Light skinned writer says black women are harder to befriend.

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    Kim Lute a light skinned writer says most of her female friends are
    white because black women are difficult to befriend in an article tittled ‘The Problem with Black Women’ which was published on Huffington Post Kim explained her instance and experiences being of lighter complexion.
    Her article below….

    Welcome to the plight of the light African American woman navigating
    the “darker the berry the sweeter the juice” cosmos, where mere
    physical
    differences (fine hair to thicker locks and thin lips to billowy pouts)
    serve as the basis for generational division. Sadly, I recently learned
    that these divisive lines, created generations ago, remain
    frustratingly in place.

    In all fairness, this “mulatto” (which technically I am not) has led a
    far easier life simply because I lack darkness. The unwritten rule is
    that the darkest women are the most burdened while lighter black women
    are, I suppose, damned to “house Negro problems” that equate to mere
    hiccups in days that are perpetually long with happiness, job promotions
    and our pick of viable suitors.

    Dark or light, black women are long
    overdue to finally own up to our deep-rooted resentment toward one
    another. No, I may not have lost out on a promotion, but when I walk
    into a room I am still deemed an “other.” It’s not clear to most to what
    extent I am unlike the majority, but it’s enough to ensure my piece of
    the American pie is unfairly smaller than non-blacks.

    Allow me to join an already uncomfortable conversation. I’m going out
    of my cotton-picking mind trying to convince my darker sisters that I’m
    not their competitor, and that loving who I am, and what I look like,
    isn’t a condemnation of darker women. If I’ve made great strides in my
    career it is because I’ve faltered, failed and tried again, ad nauseam.
    But is also because society finds me less threatening. I do not believe
    I’m prettier than any other woman, and know that my finest qualities
    have nothing to do with my “funny-colored eyes” or “fine hair.” I’m
    saddened that we have imposed a self-defeating value system based mainly
    on our exterior differences. And contrary to certain beliefs, I too
    have experienced the most blatant racists insults, perhaps more so than
    others because I’m a writer who targets her subjects indiscriminately.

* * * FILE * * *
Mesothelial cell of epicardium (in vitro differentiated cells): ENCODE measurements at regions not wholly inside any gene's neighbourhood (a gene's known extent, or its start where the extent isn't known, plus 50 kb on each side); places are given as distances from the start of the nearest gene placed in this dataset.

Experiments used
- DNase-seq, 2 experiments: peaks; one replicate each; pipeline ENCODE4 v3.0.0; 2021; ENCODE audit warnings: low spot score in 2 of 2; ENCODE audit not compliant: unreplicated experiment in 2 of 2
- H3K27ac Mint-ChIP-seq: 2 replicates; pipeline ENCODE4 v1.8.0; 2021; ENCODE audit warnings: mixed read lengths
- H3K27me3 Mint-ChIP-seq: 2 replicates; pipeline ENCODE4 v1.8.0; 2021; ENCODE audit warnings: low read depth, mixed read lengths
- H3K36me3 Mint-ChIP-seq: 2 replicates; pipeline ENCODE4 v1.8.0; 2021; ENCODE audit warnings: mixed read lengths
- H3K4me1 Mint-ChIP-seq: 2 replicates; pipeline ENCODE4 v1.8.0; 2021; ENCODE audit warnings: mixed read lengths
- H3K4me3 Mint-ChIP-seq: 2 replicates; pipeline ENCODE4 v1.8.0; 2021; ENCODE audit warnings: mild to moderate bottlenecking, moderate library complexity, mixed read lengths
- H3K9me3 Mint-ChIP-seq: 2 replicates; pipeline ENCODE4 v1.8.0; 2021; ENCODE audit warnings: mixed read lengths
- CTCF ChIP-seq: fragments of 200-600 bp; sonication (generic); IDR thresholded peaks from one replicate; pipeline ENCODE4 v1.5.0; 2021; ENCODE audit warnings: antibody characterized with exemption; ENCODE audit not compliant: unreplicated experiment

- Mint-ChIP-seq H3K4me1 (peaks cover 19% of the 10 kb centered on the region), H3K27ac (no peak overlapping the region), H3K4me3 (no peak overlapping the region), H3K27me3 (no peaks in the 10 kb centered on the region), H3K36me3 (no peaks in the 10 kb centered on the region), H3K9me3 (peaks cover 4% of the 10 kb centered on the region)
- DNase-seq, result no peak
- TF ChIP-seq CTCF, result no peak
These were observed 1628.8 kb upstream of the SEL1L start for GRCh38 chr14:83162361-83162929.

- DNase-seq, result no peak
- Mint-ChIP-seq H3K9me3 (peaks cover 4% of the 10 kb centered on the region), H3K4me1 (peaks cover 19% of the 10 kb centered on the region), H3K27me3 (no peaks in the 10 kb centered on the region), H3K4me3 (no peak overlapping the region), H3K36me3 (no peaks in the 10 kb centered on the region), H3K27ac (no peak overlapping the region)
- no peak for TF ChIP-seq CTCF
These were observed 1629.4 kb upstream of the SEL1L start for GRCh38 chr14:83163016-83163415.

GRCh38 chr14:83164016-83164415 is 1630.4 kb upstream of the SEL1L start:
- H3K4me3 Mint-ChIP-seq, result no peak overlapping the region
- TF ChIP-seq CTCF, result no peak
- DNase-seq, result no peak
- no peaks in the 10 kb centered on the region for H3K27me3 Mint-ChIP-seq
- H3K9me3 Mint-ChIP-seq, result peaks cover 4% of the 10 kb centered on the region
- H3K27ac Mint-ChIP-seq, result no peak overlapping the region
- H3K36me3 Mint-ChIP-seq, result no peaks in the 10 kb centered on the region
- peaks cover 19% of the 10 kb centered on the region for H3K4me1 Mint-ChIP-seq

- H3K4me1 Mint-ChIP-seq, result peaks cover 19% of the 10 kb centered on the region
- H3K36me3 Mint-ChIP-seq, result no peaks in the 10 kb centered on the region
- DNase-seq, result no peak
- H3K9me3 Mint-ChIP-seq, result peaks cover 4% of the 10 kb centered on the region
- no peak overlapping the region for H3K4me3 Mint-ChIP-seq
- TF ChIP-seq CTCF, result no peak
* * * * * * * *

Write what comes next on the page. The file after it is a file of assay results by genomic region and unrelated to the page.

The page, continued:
Don’t let this “light, damn near white” complexion fool you.

    As a journalist, author and the designated “light girl” in my coterie,
    I’m frankly “Fanny Lou-Hamer tired” of the nitpicking among black women.
    Since moving to Atlanta in the millennia, I’ve befriended
    mostly white women. Why? The unvarnished truth lies somewhere between my
    own emotional hang-ups and the fact that most of the darker black women
    I’ve met are competitive, strident, pushy and critical of my decisions.
    As such, it’s been easier to socialize with those women who value my
    friendship without stipulations and constant backtalk. Thus, my
    friendships with white women are neat, unfettered and based solely on
    our likes and dislikes.

    And instead of forcing my friendship on
    black women who want nothing to do with me, I’ve allowed my other
    relationships to develop organically even if it meant there was a
    glaring absence of color that would cause my ancestral foremothers to
    spin in their unmarked graves.
    So why is it so hard for some black women (myself very much included)
    to foster and gain positive long-term friendships with each other? The
    initial response would be petty jealousy, arrogance and confrontational
    behavior, systemic roadblocks that were put in place long before this
    generation was born. The whole truth, I suspect, harkens back to
    slavery, in which blacks as a whole were forcibly pitted against one
    another; no group more so than black women. Lighter mothers, daughters
    and sisters were given an unfair, unjust and amoral advantage over
    so-called jezebels, mammies and jigaboos which fostered disheartening
    prejudices that continue to stain and cripple our modern day
    relationships.

    You can read the full article Huffington Post

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